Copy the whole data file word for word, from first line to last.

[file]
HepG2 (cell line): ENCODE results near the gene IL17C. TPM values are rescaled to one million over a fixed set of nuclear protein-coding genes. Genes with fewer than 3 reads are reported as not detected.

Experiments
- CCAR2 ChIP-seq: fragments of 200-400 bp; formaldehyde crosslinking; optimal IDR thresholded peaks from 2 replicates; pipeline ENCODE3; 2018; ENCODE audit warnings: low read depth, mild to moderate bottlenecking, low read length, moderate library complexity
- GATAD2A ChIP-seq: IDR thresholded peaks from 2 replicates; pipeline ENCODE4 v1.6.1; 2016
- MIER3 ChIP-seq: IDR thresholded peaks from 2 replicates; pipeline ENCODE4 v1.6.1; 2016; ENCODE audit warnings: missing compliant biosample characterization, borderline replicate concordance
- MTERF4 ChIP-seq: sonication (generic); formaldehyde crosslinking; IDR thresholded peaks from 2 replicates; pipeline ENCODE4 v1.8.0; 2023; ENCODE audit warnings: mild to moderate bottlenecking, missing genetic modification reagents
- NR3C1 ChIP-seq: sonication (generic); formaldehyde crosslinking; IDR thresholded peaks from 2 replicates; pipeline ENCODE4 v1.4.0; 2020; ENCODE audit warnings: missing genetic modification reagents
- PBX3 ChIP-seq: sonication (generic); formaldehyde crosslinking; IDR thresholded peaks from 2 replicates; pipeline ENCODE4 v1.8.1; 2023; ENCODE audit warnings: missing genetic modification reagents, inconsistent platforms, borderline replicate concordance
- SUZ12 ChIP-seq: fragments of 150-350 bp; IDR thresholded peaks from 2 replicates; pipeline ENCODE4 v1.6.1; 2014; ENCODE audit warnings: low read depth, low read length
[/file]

HepG2 (cell line): ENCODE results near the gene IL17C. TPM values are rescaled to one million over a fixed set of nuclear protein-coding genes. Genes with fewer than 3 reads are reported as not detected.

Experiments
- CCAR2 ChIP-seq: fragments of 200-400 bp; formaldehyde crosslinking; optimal IDR thresholded peaks from 2 replicates; pipeline ENCODE3; 2018; ENCODE audit warnings: low read depth, mild to moderate bottlenecking, low read length, moderate library complexity
- GATAD2A ChIP-seq: IDR thresholded peaks from 2 replicates; pipeline ENCODE4 v1.6.1; 2016
- MIER3 ChIP-seq: IDR thresholded peaks from 2 replicates; pipeline ENCODE4 v1.6.1; 2016; ENCODE audit warnings: missing compliant biosample characterization, borderline replicate concordance
- MTERF4 ChIP-seq: sonication (generic); formaldehyde crosslinking; IDR thresholded peaks from 2 replicates; pipeline ENCODE4 v1.8.0; 2023; ENCODE audit warnings: mild to moderate bottlenecking, missing genetic modification reagents
- NR3C1 ChIP-seq: sonication (generic); formaldehyde crosslinking; IDR thresholded peaks from 2 replicates; pipeline ENCODE4 v1.4.0; 2020; ENCODE audit warnings: missing genetic modification reagents
- PBX3 ChIP-seq: sonication (generic); formaldehyde crosslinking; IDR thresholded peaks from 2 replicates; pipeline ENCODE4 v1.8.1; 2023; ENCODE audit warnings: missing genetic modification reagents, inconsistent platforms, borderline replicate concordance
- SUZ12 ChIP-seq: fragments of 150-350 bp; IDR thresholded peaks from 2 replicates; pipeline ENCODE4 v1.6.1; 2014; ENCODE audit warnings: low read depth, low read length